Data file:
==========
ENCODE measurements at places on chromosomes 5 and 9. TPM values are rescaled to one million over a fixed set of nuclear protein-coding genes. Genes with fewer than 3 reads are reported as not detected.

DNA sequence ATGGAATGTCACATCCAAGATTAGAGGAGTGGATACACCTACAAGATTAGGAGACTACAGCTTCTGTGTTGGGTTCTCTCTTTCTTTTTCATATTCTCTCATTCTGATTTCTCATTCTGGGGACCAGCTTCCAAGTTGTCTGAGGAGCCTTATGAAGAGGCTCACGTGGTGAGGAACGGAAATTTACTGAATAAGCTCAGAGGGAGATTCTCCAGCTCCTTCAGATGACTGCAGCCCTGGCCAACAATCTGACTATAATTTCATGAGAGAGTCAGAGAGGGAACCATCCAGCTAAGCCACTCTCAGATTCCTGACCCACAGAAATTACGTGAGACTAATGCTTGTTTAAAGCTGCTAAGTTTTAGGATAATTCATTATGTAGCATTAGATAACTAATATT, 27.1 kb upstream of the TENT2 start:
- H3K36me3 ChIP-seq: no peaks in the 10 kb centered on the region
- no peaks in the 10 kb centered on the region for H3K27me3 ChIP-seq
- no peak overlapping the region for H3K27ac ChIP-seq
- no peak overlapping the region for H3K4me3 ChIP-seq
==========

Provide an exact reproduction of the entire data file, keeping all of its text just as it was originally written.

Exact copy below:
ENCODE measurements at places on chromosomes 5 and 9. TPM values are rescaled to one million over a fixed set of nuclear protein-coding genes. Genes with fewer than 3 reads are reported as not detected.

DNA sequence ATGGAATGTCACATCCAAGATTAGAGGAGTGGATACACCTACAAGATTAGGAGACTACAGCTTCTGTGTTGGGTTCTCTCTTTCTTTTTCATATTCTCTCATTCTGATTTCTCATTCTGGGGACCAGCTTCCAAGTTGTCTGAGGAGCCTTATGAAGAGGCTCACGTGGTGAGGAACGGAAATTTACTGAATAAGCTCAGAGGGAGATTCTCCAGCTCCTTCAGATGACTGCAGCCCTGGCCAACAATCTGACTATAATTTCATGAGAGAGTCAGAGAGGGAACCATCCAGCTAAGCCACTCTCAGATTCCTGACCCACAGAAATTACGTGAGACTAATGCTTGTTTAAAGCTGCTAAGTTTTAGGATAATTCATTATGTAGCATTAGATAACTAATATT, 27.1 kb upstream of the TENT2 start:
- H3K36me3 ChIP-seq: no peaks in the 10 kb centered on the region
- no peaks in the 10 kb centered on the region for H3K27me3 ChIP-seq
- no peak overlapping the region for H3K27ac ChIP-seq
- no peak overlapping the region for H3K4me3 ChIP-seq